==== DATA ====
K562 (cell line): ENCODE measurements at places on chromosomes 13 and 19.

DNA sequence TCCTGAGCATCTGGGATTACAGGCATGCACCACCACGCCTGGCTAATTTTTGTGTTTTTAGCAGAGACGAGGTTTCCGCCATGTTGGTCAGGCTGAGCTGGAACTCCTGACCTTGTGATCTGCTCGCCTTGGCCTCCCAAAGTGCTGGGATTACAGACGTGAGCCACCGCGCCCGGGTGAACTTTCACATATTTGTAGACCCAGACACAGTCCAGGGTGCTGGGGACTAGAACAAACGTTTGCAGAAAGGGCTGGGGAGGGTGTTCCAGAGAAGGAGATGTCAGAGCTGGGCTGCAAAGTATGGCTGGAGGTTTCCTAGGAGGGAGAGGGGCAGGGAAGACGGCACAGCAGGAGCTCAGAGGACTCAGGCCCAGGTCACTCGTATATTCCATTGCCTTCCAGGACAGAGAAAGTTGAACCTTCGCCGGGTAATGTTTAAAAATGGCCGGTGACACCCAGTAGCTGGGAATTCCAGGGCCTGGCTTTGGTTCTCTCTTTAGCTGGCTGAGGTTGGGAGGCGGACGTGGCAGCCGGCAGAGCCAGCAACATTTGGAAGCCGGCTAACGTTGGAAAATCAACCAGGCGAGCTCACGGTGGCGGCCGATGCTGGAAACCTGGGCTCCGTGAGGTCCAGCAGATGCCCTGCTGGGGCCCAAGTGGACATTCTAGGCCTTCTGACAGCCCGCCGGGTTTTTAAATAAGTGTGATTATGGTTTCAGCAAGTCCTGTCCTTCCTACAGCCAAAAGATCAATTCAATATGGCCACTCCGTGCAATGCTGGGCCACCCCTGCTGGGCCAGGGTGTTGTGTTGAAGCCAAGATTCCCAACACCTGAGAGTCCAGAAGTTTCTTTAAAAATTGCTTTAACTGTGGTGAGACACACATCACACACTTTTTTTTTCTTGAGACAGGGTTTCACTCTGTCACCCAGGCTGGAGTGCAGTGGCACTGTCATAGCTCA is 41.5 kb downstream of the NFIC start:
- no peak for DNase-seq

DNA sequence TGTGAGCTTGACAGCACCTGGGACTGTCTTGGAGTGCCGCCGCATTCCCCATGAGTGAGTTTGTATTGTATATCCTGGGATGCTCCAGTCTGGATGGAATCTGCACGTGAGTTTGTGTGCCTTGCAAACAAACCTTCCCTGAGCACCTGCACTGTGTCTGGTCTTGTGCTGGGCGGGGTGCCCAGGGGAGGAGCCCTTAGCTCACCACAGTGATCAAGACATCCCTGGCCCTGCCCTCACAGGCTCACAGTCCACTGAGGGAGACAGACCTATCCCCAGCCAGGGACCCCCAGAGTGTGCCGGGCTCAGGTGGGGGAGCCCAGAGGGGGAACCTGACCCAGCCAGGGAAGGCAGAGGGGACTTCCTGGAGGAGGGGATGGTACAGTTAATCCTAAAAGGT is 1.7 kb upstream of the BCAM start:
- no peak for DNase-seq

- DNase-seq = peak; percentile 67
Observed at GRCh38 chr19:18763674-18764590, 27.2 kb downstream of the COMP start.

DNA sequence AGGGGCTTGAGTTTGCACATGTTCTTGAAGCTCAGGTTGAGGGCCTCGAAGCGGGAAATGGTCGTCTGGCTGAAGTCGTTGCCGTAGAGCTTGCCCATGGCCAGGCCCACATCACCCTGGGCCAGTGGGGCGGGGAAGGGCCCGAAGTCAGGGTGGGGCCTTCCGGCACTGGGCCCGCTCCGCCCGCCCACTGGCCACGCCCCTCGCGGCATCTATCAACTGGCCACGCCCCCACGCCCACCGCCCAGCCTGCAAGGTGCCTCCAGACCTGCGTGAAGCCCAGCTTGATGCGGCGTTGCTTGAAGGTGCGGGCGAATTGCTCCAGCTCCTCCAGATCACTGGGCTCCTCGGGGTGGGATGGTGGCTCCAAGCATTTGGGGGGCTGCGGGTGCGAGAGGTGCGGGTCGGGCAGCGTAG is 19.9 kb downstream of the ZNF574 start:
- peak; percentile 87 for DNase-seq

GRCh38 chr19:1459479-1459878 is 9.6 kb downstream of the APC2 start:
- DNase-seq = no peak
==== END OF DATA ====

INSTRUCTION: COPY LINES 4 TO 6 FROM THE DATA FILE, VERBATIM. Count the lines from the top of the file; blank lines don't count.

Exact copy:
DNA sequence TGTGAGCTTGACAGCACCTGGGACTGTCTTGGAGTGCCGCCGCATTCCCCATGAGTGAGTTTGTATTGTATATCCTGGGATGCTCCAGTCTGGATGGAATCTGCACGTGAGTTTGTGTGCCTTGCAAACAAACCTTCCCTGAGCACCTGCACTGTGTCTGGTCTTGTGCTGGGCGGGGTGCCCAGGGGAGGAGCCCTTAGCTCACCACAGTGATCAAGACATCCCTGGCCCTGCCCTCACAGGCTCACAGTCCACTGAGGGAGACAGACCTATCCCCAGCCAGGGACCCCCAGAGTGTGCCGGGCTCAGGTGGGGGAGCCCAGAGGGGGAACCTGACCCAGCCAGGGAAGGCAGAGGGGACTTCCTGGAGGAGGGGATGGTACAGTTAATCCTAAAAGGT is 1.7 kb upstream of the BCAM start:
- no peak for DNase-seq

- DNase-seq = peak; percentile 67